Roosten brightened and sent a relieved half wave in the direction of the whoop, and the awkwardness of this gesture—the way it inadvertently revealed how terrified he was—endeared him to the crowd that seconds before had been ready to mock him, and someone else pity-whooped, and Roosten smiled a big loopy grin, which caused a wave of mercy cheers.

Roosten was deaf to the charity in this. What a super level of whoops and cheers. He should do a flex. He would. He did. This caused an increase in the level of whoops and cheers, which, to his ear, were now at least equal in volume to Donfrey’s whoops/cheers. Plus Donfrey had been basically naked. Which meant that technically he’d beaten Donfrey, since Donfrey had needed to get naked just to manage a tie with him, Al Roosten. Ha ha, poor Donfrey! Running around in his skivvies to no avail.

We can note here the transitions between what the world sees (in those first two paragraphs) to how Roosten sees the world seeing him. This is Saunders at perhaps his finest, showcasing a meticulous control of free indirect style; Roosten is simultaneously pathetically endearing and loathsome. He is attractive and repellent precisely because we understand him—what it is to see him, but also what it is to be seen in the way he is being seen.

The titular story, which closes the collection, also offers a Walter Mittyish figure, a “pale boy with unfortunate Prince Valiant bangs and cublike mannerisms” who sneaks off into the woods to fantasize about the Lilliputian “Nethers” who might try to kidnap his crush Suzanne (whom he’s never addressed, of course). “Somewhere there is a man who likes to play and hug, Suzanne said,” the poor boy imagines. Again, this is Saundersville, where we laugh out loud and then reprimand ourselves for our cruelty and then engage, empathize, say, Hey kid, I’ve been there too…

“Tenth of December” is a sort of rewrite of two stories from Pastoralia, “The End of FIRPO in the World” and “The Falls.” I suppose I don’t mind, but I wish that Saunders’s jangles might lead him to new plots. Despite its rehashing of these earlier stories, “Tenth of December” delivers possibly the strongest case for empathy-as-transcendence in the collection. Our boy gets a shot at actually living up to his haircut—he’ll valiantly help a suicidal terminally ill man, who will, in turn, help him.  What the story illustrates best though is how impulse precedes action and action precedes thought, how action can be shot through with memory:

He was on his way down before he knew he’d started. Kid in the pond, kid in the pond, ran repetitively through his head as he minced. Progress was tree to tree. Standing there panting, you got to know a tree well. This one had three knots: eye, eye, nose. This started out as one tree and became two.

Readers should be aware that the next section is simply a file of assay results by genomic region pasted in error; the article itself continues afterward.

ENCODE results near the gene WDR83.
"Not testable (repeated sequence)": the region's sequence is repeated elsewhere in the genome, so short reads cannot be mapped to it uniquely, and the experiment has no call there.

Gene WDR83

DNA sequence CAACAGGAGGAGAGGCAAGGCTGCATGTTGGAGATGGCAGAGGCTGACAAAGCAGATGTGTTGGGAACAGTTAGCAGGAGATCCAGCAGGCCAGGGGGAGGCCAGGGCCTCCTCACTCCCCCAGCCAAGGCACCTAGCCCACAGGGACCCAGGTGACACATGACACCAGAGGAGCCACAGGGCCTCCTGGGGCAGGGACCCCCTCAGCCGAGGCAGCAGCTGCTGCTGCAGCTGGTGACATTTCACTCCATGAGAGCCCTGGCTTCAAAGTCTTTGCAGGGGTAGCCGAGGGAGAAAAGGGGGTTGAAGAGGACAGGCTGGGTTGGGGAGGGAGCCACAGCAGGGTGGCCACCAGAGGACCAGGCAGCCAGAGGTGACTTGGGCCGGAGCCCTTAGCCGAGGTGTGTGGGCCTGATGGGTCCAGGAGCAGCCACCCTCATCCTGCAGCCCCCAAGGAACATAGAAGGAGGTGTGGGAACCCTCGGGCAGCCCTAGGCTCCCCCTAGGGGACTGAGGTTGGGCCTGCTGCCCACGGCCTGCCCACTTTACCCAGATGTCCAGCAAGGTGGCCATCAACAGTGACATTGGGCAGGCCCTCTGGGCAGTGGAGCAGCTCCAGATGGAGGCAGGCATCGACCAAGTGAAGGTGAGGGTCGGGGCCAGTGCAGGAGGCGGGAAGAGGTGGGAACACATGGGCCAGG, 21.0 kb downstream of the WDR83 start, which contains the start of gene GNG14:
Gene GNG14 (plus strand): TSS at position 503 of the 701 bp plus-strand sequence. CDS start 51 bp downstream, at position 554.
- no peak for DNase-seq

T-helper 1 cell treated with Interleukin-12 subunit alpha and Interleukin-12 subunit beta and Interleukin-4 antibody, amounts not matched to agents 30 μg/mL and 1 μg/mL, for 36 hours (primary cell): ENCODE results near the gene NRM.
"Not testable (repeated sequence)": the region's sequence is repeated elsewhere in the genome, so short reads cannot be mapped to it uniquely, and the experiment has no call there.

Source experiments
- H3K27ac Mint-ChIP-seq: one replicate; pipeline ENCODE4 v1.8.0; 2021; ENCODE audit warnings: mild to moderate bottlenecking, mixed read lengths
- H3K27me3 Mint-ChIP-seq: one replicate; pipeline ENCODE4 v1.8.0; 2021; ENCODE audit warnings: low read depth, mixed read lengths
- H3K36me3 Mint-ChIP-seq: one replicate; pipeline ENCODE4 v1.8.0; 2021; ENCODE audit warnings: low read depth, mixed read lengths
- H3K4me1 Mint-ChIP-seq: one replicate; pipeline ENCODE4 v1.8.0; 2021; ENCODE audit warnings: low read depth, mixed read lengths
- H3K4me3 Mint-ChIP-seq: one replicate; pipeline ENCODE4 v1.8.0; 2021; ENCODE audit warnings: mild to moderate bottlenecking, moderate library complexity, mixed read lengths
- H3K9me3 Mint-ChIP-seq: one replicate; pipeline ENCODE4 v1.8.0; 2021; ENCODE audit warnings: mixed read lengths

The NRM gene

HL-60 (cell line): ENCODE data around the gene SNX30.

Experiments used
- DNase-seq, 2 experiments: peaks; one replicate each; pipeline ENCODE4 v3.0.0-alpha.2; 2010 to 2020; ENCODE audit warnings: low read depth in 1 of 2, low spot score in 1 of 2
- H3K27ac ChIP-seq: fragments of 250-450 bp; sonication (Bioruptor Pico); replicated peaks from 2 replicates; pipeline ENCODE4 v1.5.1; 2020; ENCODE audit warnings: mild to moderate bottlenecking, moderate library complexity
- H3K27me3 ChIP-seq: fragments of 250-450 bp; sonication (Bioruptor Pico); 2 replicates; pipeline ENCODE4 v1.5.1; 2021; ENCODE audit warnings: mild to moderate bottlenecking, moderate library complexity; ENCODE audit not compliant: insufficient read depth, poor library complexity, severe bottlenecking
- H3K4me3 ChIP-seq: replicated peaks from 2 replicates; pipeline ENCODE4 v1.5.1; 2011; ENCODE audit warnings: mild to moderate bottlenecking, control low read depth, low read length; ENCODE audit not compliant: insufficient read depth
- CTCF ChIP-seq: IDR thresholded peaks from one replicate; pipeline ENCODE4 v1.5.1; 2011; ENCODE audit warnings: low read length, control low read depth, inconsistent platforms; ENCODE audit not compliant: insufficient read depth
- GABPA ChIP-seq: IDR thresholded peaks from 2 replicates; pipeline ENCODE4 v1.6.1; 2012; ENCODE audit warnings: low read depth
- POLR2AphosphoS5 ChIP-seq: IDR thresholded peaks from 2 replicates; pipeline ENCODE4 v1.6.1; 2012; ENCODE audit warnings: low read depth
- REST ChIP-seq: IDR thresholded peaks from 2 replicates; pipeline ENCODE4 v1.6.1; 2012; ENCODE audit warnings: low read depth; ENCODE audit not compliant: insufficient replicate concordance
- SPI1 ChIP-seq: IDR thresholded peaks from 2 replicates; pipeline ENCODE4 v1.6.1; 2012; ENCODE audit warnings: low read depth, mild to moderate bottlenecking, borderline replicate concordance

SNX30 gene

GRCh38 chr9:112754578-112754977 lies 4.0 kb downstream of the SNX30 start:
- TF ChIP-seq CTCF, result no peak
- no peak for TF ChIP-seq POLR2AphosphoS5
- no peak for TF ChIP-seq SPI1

Suddenly he was not purely the dying guy who woke nights in the med bed thinking, Make this not true make this not true, but again, partly, the guy who used to put bananas in the freezer, then crack them on the counter and pour chocolate over the broken chunks, the guy who’d once stood outside a classroom window in a rainstorm to see how Jodi was faring with that little red-headed shit who wouldn’t give her a chance at the book table, the guy who used to hand-paint birdfeeders in college and sell them on weekends in Boulder, wearing a jester hat and doing a little juggling routine he’d—

There’s that dash again. Dare I liken it to the dashes of Poe, of Dickinson? Maybe, maybe not.

I’ve shared some highlights of December, which I believe outweigh its weaker spots, unremarkable pieces like “Puppy,” a transparent exercise in how class in America inheres through a system of seeing/not-seeing others, or “Exhortation,” an amusing but forgettable memorandum that reads like Saunders-doing-Saunders.

“Home” is really the only story I would’ve left out of December. It’s the story of a war veteran trying to reintegrate into a society that flatly reiterates “Thank you for your service” while doing precisely nothing to actually thank the vet. Saunders’s sentiments are clearly in the right place, but the story rings false and hollow, its authorial anger overriding the humanity of its characters. At its worst moments, “Home” gives us a world of shuffling grotesques whose quirks preëmpt any possibility for genuine pathos. Saunders, usually in command of language, seems strained here. And it’s not a strain of venturing into new territory; no, all of Saunders’s tricks and traps are on display here (including an unexplained/unexplored substance called MiiVOXmax). Perhaps that’s the problem. Perhaps there’s too much of the author in the story.